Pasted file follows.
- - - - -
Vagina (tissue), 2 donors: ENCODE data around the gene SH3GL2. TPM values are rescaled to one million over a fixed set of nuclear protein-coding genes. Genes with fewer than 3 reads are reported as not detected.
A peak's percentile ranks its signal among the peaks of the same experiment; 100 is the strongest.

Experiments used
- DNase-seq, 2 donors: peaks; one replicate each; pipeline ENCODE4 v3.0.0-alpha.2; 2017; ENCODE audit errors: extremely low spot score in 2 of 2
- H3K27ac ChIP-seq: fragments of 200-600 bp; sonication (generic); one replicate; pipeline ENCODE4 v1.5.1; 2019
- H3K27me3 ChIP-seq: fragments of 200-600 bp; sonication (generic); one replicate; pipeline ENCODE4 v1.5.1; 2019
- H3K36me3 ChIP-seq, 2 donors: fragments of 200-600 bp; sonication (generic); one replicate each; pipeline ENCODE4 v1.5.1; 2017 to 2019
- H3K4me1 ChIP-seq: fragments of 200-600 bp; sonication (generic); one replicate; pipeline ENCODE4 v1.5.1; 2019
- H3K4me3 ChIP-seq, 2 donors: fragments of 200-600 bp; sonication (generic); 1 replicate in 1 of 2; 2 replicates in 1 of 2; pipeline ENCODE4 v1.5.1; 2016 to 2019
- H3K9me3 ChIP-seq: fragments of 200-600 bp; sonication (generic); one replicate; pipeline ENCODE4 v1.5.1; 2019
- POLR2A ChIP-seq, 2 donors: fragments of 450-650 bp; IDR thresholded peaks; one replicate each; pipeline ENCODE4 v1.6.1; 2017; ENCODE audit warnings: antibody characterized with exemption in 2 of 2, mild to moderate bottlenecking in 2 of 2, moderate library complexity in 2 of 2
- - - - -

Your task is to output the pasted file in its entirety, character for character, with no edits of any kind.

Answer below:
Vagina (tissue), 2 donors: ENCODE data around the gene SH3GL2. TPM values are rescaled to one million over a fixed set of nuclear protein-coding genes. Genes with fewer than 3 reads are reported as not detected.
A peak's percentile ranks its signal among the peaks of the same experiment; 100 is the strongest.

Experiments used
- DNase-seq, 2 donors: peaks; one replicate each; pipeline ENCODE4 v3.0.0-alpha.2; 2017; ENCODE audit errors: extremely low spot score in 2 of 2
- H3K27ac ChIP-seq: fragments of 200-600 bp; sonication (generic); one replicate; pipeline ENCODE4 v1.5.1; 2019
- H3K27me3 ChIP-seq: fragments of 200-600 bp; sonication (generic); one replicate; pipeline ENCODE4 v1.5.1; 2019
- H3K36me3 ChIP-seq, 2 donors: fragments of 200-600 bp; sonication (generic); one replicate each; pipeline ENCODE4 v1.5.1; 2017 to 2019
- H3K4me1 ChIP-seq: fragments of 200-600 bp; sonication (generic); one replicate; pipeline ENCODE4 v1.5.1; 2019
- H3K4me3 ChIP-seq, 2 donors: fragments of 200-600 bp; sonication (generic); 1 replicate in 1 of 2; 2 replicates in 1 of 2; pipeline ENCODE4 v1.5.1; 2016 to 2019
- H3K9me3 ChIP-seq: fragments of 200-600 bp; sonication (generic); one replicate; pipeline ENCODE4 v1.5.1; 2019
- POLR2A ChIP-seq, 2 donors: fragments of 450-650 bp; IDR thresholded peaks; one replicate each; pipeline ENCODE4 v1.6.1; 2017; ENCODE audit warnings: antibody characterized with exemption in 2 of 2, mild to moderate bottlenecking in 2 of 2, moderate library complexity in 2 of 2